Archive for Tuesday, April 18, 2006

Summer forecast doesn’t hold water

Plains likely to see drought, service says

April 18, 2006

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A dire weather forecast issued Monday calls for a hot, dry summer across the Plains reminiscent of the 1930s - the era of the devastating Dust Bowl drought.

The Pennsylvania-based forecasting service AccuWeather.com predicts a high-pressure system will be parked across the central United States much of the summer. The system would lead to scorching-hot days and prevent moisture from coming into the region - something that in turn causes even higher temperatures.

"It's kind of a vicious cycle," said Ken Reeves, the company's director of forecasting operations. "Drought begets heat begets more drought."

The forecast said it was possible that temperatures in some states would challenge the seemingly untouchable heat records set during the 1930s. But Mary Knapp, Kansas' state climatologist, is skeptical.

"I would say it's kind of jumping the gun to say it's going to rival the '30s," she said.

Just how hot were the 1930s in Kansas?

The all-time record temperature for the state is 121 degrees, which was recorded on two separate days in July 1936 in Fredonia and Alton.

Lawrence's record high temperature is 114 degrees, which occurred once in August 1934 and again in August 1936.

Overall, Knapp said, the AccuWeather.com temperature prediction for this summer in Kansas - with temperatures about 3 degrees higher than average - doesn't amount to a dramatic increase.

The lakebed at the Hodgeman County State Fishing Lake and Wildlife Area near Jetmore is nearly dry. The state may face continued dry conditions this summer if a long-term weather forecast issued Monday holds true.

The lakebed at the Hodgeman County State Fishing Lake and Wildlife Area near Jetmore is nearly dry. The state may face continued dry conditions this summer if a long-term weather forecast issued Monday holds true.

Kansas' average high temperature for the month of July the last 35 years has been 90.6 degrees, she said. But in July 1936, the average high temperature was 103.2 degrees.

"If you're 3 degrees warmer than normal for your average high temperature, yeah, it's going to be hot," Knapp said. "But when you look at your record : there's not anything showing that it's going to be a repeat of '36 or '34."

Still, this winter was the fourth driest in state history. In recent weeks, Gov. Kathleen Sebelius' office has been issuing drought watches or warnings for counties throughout Kansas.

Bill Wood, Douglas County's agriculture agent for K-State Research and Extension, said the lack of moisture in the soil was causing local farmers to brace themselves for the possibility of poor crop yields.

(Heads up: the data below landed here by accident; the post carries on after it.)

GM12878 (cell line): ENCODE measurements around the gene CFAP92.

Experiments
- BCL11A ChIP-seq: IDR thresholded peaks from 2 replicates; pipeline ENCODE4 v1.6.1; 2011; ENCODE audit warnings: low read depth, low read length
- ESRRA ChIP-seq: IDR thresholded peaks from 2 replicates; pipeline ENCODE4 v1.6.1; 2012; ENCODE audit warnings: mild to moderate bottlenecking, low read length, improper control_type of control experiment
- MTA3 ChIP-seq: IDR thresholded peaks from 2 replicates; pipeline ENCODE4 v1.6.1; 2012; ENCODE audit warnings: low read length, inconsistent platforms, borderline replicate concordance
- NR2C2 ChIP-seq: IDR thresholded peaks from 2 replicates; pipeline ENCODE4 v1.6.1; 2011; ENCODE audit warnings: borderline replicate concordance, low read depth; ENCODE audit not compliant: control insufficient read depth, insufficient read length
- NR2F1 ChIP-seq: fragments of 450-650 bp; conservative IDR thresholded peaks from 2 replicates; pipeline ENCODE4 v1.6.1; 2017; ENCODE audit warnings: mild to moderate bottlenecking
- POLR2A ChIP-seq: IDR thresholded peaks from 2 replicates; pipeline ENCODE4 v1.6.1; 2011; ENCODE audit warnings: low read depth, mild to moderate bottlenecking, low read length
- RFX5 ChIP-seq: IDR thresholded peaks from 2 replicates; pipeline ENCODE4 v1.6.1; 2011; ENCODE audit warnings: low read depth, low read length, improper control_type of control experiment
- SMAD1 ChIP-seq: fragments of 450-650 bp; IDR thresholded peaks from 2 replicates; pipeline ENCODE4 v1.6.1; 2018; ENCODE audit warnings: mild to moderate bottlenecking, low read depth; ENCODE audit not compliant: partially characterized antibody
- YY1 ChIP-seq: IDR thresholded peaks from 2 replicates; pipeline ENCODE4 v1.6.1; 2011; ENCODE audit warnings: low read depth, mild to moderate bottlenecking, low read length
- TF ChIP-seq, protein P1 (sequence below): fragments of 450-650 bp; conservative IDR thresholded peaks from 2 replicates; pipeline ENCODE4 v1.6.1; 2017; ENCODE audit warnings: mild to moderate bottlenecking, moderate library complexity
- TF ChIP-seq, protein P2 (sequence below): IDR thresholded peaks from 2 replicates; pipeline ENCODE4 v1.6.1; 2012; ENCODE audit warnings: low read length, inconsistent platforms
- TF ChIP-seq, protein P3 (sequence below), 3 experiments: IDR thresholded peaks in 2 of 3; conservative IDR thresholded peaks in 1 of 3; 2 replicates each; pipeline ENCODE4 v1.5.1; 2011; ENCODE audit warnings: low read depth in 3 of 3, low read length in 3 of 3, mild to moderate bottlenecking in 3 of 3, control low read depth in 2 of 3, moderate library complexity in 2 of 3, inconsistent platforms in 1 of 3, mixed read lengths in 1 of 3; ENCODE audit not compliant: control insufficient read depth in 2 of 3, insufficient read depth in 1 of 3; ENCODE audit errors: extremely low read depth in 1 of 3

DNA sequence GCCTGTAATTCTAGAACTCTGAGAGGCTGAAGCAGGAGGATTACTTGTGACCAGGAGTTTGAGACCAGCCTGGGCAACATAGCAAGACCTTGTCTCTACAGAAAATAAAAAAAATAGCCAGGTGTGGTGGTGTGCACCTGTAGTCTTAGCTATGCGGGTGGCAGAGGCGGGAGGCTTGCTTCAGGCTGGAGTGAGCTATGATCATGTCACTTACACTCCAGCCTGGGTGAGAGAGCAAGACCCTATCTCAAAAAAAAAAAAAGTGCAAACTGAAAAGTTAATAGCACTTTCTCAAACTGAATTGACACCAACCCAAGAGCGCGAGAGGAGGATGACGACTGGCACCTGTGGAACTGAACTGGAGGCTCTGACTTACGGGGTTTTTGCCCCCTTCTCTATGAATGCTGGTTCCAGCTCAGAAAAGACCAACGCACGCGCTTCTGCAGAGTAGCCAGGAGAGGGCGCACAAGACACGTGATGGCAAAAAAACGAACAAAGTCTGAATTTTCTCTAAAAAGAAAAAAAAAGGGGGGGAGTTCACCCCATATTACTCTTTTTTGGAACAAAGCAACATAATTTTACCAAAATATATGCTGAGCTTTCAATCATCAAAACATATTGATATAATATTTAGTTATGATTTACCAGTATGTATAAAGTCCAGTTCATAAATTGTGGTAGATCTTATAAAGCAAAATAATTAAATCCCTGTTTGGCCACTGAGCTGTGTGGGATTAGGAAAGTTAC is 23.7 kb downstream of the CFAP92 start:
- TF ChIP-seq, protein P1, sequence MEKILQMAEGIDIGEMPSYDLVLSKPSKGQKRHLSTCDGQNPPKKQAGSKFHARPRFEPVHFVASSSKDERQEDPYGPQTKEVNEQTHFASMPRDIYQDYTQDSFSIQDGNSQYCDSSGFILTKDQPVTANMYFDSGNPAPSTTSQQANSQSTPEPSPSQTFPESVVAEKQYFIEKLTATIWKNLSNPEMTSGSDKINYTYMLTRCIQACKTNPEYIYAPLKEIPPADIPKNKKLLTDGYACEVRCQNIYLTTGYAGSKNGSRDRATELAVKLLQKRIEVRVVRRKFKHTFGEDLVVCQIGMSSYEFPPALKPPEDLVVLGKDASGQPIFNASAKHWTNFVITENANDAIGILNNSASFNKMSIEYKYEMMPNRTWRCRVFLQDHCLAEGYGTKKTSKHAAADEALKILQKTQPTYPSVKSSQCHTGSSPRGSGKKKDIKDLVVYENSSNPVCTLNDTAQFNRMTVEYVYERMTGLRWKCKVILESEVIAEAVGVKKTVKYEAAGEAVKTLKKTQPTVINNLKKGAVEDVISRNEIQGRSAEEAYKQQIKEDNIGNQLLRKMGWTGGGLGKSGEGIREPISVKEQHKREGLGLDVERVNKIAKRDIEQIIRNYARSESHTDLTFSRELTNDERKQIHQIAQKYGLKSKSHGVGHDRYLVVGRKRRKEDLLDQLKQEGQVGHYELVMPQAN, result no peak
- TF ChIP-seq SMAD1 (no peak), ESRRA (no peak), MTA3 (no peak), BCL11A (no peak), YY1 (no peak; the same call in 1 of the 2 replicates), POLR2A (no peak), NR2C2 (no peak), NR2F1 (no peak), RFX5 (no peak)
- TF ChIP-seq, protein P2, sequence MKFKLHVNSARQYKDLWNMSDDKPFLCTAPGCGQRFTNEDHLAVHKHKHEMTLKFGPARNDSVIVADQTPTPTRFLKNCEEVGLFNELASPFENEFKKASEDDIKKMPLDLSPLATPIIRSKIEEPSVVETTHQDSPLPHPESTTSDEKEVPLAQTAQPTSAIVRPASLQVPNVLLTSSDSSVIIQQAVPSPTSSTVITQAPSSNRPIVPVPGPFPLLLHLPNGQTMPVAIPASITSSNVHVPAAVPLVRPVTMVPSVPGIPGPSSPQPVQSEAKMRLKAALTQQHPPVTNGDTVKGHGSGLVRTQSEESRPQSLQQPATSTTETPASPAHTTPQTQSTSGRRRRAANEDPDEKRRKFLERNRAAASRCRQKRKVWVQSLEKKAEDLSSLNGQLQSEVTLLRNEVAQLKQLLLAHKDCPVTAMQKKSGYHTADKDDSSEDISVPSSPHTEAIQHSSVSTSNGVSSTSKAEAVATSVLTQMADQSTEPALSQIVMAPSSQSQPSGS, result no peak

"Right now, it's looking kind of scary," he said.

The forecast comes as a research group headquartered at Kansas University is preparing to launch a $9.25 million project aimed at predicting large-scale environmental changes such as the Dust Bowl. The grant, announced Monday, will link researchers at KU, Kansas State University and Fort Hays State University in a study of environmental changes along the Kansas River basin.

"If we would have had this grant with the equipment and the computational power : before the Dust Bowl, we would have been able to predict that the Dust Bowl was coming," said Leonard Krishtalka, director of the KU Natural History Museum and Biodiversity Research Center, the lead researcher on the project.

The three-year grant was awarded to the Kansas NSF Experimental Program to Stimulate Competitive Research. It comprises $6.75 millionfrom the National Science Foundation and $2.5 million from the Kansas Technology Enterprise Corp.

At Baldwin Feed Co., 1600 High St., owner Steve Wilson has recently heard a few customers make reference to the Dust Bowl days. But overall, it's not the greatest topic of concern.

"They're probably still more concerned with high fertilizer prices," he said.

Comments

Bradley Kemp 9 years, 2 months ago

"'If we would have had this [$9.25 million] grant with the equipment and the computational power : before the Dust Bowl, we would have been able to predict that the Dust Bowl was coming,' said Leonard Krishtalka, director of the KU Natural History Museum and Biodiversity Research Center, the lead researcher on the project."


Apparently, AccuWeather can do it today without nearly $10 million in grant funds.

local_support 9 years, 2 months ago

Global warming? It couldn't be.

(Now go gas up that Hummer @ $4/gallon)

Fatty_McButterpants 9 years, 2 months ago

Man, our parents and grandparents were some tough ombres. I wouldn't want to go through a summer that hot now, let alone when there was no air conditioning!